As the labor shortage grows, are wages growing too?
Labor issues are top of mind for facility managers in 2018 as the wage market corrects after years of stagnant pay.
While the president keeps saying "jobs, jobs, jobs," supply chain managers are faced with some tough choices as they compete for talent in a draining labor pool.
According to a May 2018 Bureau of Labor Statistics report, the country has less than one unemployed person for every available job. The result for companies hiring in logistics and manufacturing is that workers are in short supply, and wages are rising to help fill positions.
The rising pay rates are long overdue, Brian Devine, senior vice president of EmployBridge, an industrial staffing company, told Supply Chain Dive.
In May 2018, an EmployBridge subsidiary, ProLogistix, compared the average hourly pay rates of logistics hires to the consumer price index, from 2002 to 2018. The firm found that between 2002 and 2014, wages were largely stagnant, increasing 5.5% over the dozen years. Since 2014, however, the market has corrected slightly, with hourly wages rising 22.6% from $10.61 an hour to today’s average rate of $13.01 per hour (not seasonally adjusted).
"We’re getting closer to where wages need to be," Devine said, adding wages need to reach $14.10 an hour to keep up with inflation. But even at that rate, workers are "not driving a nicer car, not squirreling away more money in their 401k or taking fancier vacations, they’re just breaking even."
Labor issues are top of mind for managers
The correction is not surprising for facilities managers, as it is a result of supply and demand dynamics related to a tightening labor market. Still, it has led labor management to reach new heights as a priority for the industry.
"Companies got used to not having to dig into their budget for pay increases for 13 years,” Devine said. “Now the increase paid last year isn’t enough to make them competitive this year or the next year."
The industry-wide concern is reflected in DC Velocity and the Warehousing and Education Research Council (WERC)’s 2018 annual DC Metrics Survey. In this year’s edition, five of the top 12 metrics to watch were related to labor. By comparison, in 2016, not a single one of the top 19 top metrics was related to labor.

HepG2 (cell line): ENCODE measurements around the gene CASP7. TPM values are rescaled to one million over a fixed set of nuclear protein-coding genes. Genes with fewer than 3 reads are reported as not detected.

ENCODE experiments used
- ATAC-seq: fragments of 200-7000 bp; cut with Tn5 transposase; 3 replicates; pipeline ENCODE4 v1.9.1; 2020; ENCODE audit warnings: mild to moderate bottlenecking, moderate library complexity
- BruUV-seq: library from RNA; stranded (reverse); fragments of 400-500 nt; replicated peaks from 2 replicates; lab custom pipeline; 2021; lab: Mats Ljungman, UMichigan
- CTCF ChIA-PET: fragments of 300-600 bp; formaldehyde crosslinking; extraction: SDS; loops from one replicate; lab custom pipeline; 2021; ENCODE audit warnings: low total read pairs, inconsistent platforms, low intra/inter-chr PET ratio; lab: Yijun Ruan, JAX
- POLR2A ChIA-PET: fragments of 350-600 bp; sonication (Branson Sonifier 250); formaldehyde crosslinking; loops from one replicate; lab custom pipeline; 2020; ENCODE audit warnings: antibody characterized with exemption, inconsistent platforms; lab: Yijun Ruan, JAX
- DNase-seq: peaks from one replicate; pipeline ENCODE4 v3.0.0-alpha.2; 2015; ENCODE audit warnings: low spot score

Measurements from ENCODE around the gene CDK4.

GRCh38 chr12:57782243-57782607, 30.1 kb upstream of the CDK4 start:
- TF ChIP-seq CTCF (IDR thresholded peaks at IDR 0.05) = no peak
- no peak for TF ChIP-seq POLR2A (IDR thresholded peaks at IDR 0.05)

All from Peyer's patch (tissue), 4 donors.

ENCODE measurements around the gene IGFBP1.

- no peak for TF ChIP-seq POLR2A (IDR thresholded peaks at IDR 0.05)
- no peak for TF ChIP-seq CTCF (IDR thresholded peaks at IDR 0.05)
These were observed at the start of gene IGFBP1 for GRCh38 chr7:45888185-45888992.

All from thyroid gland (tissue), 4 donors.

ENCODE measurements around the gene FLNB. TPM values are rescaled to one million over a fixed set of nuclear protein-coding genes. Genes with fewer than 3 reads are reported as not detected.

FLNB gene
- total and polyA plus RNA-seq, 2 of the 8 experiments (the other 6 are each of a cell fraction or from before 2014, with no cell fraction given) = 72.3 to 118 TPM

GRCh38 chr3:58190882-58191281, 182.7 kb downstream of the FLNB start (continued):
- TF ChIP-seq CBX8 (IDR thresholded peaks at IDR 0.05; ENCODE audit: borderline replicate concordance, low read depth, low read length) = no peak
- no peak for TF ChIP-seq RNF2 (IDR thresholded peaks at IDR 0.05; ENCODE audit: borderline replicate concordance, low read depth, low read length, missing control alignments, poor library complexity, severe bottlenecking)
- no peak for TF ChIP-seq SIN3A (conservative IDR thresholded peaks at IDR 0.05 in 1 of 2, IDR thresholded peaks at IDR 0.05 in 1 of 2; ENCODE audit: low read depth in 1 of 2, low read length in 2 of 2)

Tom Stretar, vice president of supply chain solutions and a labor management practice leader at Envista Corp. said overtime is a big issue for one manufacturing client. Last year, the client mandated overtime from its workers for 39 weeks – costing it a lot of money. This year, the manufacturer changed its schedules to offer weekends off, to help retain workers, Stretar told Supply Chain Dive.
When it comes to pay, it’s okay to be average
Wage pressures for logistics workers will continue to increase for the foreseeable future, because of the market and regardless of government regulations.
"Companies are seeing that independent of cities or states that have legislation, they need to get on board with having wage increases to attract people," said Stretar.
Executives should be running compensation studies to make sure their pay is competitive. Both Stretar and Devine recommend that companies pay in the 50th to 75th pay percentile — Stretar said that they don’t need to be on the upper edge of pay unless the work is highly specialized. "On the lower end, competition is tougher and it’s harder to recruit," he said.
"Companies got used to not having to dig into their budget for pay increases for 13 years."
Senior Vice President, EmployBridge
In some cases, minimum wages don’t matter, as companies need to pay more to attract workers. "We’ve been so far above that, it doesn’t come into play," Devine said. "What I tell companies around the country is that in general, the de facto minimum wage to get a worker to show up every day is $12 an hour, and that’s for someone with no apparent skill."